‘It was a bit chaotic,’ said the Resident IT Consultant when he returned with the milk and other early essentials. I heartlessly assumed he was just being useless at shopping, but it turned out the holiday ‘super’market was being rebuilt. Hence his difficulty in foraging for food, as well as finding the – temporary – way out again, once he’d paid.
So yes, change keeps a-coming at me. Some days later we popped over to the big opening of the shop, which was mostly finished, with only the one man still hammering away up on the roof. And there was cake after a long waffley speech by Master Koch, the owner, who – now that I think of it – is probably over fifty, but younger than his retired father.
It was the Resident IT Consultant’s birthday and Daughter decided to feed him salmon to celebrate, so off we went to Laxbutiken. Yes, yes, don’t worry. It, too, had changed. New furniture in the restaurant, and gorgeous new marble counters from which to choose your salmon.
Another thing that has changed is that Daughter can now drive her mother places. It’s really convenient. First we went to the optician’s. You’ll be pleased to hear he has not changed. Other than his computer system, which meant that he couldn’t take payment for Daughter’s new glasses, so she was able to walk out without paying. (I think on the hopeful understanding I’d be back with money some other day.)
From there we went to buy bread at the best baker’s in the world. When I showed them my membership card [ it’s a coop] they suddenly charged me less. Not being one to refuse such a thing, I said nothing. I suspect they have changed (yes, there is that word again) from annual dividend payments to an instant 10% off.
Walking through town we discovered the main square had been redesigned. And then came the sad sight of my old bookshop, which is no more.
We were invited to a friend’s house for tea and rhubarb pie. I was a bit surprised, as I didn’t remember her sea view. I mean, I knew she had one. Just not used to seeing it. This is what happens when hedges are trimmed.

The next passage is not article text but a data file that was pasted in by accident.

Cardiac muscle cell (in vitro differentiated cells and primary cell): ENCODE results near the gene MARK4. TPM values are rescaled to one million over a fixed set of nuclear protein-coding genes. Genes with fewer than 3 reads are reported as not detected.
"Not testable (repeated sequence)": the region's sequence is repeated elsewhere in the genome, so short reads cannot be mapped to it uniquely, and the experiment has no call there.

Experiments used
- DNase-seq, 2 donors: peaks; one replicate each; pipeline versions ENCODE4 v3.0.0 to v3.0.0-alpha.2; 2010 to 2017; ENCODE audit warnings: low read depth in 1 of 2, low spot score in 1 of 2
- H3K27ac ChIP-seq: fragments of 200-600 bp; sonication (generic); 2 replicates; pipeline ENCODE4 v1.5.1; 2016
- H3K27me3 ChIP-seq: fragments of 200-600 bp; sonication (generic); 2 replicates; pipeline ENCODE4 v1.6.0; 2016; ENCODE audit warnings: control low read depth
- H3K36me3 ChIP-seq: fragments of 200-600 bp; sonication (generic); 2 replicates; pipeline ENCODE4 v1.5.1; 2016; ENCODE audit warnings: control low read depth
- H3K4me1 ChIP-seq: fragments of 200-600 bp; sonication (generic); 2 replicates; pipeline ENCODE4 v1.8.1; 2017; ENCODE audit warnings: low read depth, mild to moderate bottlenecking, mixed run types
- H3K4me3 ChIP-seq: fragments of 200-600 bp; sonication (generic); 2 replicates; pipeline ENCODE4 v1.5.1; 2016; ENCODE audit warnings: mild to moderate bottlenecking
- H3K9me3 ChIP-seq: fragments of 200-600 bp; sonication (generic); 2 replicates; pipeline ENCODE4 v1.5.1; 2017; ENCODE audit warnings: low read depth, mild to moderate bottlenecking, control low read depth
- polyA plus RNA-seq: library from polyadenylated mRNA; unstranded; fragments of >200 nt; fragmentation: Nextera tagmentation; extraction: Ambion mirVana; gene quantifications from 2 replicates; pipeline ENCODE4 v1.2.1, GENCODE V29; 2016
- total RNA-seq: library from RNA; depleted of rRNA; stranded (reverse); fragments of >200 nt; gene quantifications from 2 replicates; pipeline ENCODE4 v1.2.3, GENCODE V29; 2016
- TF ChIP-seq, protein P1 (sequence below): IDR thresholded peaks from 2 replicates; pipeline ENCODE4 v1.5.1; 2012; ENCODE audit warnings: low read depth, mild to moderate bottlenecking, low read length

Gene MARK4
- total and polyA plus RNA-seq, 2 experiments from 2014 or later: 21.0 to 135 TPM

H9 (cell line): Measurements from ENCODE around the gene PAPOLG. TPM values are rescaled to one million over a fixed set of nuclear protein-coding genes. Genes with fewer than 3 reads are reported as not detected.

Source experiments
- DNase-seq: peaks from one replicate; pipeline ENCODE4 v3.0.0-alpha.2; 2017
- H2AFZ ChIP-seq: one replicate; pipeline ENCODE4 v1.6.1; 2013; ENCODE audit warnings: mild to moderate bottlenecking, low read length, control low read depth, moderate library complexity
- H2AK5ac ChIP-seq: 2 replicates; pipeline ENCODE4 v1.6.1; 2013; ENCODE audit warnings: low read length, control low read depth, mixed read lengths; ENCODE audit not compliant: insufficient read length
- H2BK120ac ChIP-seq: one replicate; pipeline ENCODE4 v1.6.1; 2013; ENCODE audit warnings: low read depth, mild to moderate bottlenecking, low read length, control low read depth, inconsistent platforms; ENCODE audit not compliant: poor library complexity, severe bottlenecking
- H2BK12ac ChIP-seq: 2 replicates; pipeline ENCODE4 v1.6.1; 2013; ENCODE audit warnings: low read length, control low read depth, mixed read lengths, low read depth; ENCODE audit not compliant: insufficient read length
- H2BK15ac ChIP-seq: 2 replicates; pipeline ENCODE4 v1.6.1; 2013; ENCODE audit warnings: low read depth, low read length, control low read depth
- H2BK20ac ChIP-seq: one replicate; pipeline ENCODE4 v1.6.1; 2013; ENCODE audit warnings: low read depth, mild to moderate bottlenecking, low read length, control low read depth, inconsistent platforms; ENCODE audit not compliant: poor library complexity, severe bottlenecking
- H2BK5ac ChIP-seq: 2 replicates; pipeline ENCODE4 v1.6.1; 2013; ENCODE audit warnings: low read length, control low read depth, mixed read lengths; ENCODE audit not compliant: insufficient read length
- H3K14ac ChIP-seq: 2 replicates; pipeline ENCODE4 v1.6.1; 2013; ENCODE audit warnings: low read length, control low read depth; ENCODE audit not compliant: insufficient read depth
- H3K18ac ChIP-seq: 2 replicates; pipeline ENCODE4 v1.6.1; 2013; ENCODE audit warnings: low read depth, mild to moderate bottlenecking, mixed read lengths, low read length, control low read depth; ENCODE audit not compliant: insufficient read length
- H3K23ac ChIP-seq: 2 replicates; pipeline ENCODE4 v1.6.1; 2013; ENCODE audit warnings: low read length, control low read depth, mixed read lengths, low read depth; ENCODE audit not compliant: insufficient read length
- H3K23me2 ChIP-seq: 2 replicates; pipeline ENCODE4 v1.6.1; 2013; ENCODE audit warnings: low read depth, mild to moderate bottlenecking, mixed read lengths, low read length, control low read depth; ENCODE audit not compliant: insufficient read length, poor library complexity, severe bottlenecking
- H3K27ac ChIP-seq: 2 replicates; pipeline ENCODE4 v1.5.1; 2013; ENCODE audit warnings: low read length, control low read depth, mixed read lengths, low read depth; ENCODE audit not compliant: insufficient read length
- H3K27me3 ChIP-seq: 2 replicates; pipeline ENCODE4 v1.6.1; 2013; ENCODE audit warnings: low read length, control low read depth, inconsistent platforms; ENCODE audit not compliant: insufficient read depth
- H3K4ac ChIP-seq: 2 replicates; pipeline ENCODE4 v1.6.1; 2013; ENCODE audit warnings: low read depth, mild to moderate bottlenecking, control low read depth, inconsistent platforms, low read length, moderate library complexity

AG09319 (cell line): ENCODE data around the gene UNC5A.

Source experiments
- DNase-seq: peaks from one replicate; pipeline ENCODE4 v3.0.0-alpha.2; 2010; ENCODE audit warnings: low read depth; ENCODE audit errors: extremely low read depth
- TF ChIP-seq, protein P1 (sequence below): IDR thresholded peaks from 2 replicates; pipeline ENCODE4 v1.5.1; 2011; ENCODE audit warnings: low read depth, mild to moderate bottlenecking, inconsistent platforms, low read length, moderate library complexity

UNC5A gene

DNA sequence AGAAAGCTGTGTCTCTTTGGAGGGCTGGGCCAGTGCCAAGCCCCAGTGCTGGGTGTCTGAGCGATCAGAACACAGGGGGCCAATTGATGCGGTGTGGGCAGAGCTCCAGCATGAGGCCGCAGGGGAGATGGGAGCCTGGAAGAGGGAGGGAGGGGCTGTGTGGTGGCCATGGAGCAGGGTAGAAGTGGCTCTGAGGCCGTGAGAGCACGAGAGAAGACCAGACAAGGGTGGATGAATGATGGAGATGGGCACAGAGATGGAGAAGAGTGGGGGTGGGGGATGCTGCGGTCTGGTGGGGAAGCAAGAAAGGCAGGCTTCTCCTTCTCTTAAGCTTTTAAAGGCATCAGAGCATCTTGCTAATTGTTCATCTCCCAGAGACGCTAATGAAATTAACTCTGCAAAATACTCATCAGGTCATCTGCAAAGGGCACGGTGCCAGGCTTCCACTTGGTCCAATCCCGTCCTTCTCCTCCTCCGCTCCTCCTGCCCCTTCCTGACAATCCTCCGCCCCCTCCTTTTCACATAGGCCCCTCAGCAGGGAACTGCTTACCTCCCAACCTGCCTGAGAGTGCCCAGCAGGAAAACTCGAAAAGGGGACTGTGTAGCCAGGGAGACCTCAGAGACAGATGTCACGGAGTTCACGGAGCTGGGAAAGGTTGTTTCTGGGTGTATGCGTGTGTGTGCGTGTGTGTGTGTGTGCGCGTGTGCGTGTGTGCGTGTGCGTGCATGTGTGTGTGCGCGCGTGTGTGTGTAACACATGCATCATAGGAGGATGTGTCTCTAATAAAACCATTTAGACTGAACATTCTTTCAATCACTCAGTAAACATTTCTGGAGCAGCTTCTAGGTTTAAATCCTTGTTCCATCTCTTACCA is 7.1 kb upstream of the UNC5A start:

Money is forever a problem. The woman at the flea market looked at my offered two kronor coin and recoiled. Older than me, yes, but presumably a permanent resident, so should be used to the new coins by now. But I know what she was thinking; that I was handing over what looked like the 1 öre from our childhood. That’s how small small change has become.
You might recall I wondered how pay toilets would work after the big coin change. It’s now contactless. Very hygienic and all that. Except my only affordable – currency wise – credit card isn’t contactless. If your need is not too great, you read on and discover that chip and pin will also be tolerated, once the machine thing has had a little think. Some of them even still take coins…
But cash in general has become a problem. It’s not wanted. Many places are card only, or as with Riccardo’s Glass (that’s ice cream to you), you can swish. Except I can’t. I believe Son knows how to swish. I’ll have to investigate further. Anyway, Daughter paid for our ice cream and milk shake with, erm, cash. She said she had the correct change so just did. I suspect that maybe she simply dropped the money and exited, before they knew what had hit them. Or they are more versatile than they let on.
This time last year was hot. So hot we did nothing, and one day that was so hot I lost the will to live. This year I have to say that my padded jacket I wore all through winter has come in quite handy. It sort of averages out.
Holiday Bookwitch Towers has new neighbours. On two sides. I’m not quite sure how to deal with this, but the house opposite has gone from being the neighbourhood dump, to looking so great that it’s a pleasure to look out the window again, 35 years on. Not a moment too soon for this change.
The neighbour on the third side was given some coins, to pay for the life-saving midnight milk, and a bottle of whisky.
Luckily not all is change. Here is what we encountered in the ‘salmon car park.’ The only reason they almost fit is that the parking spaces are huge.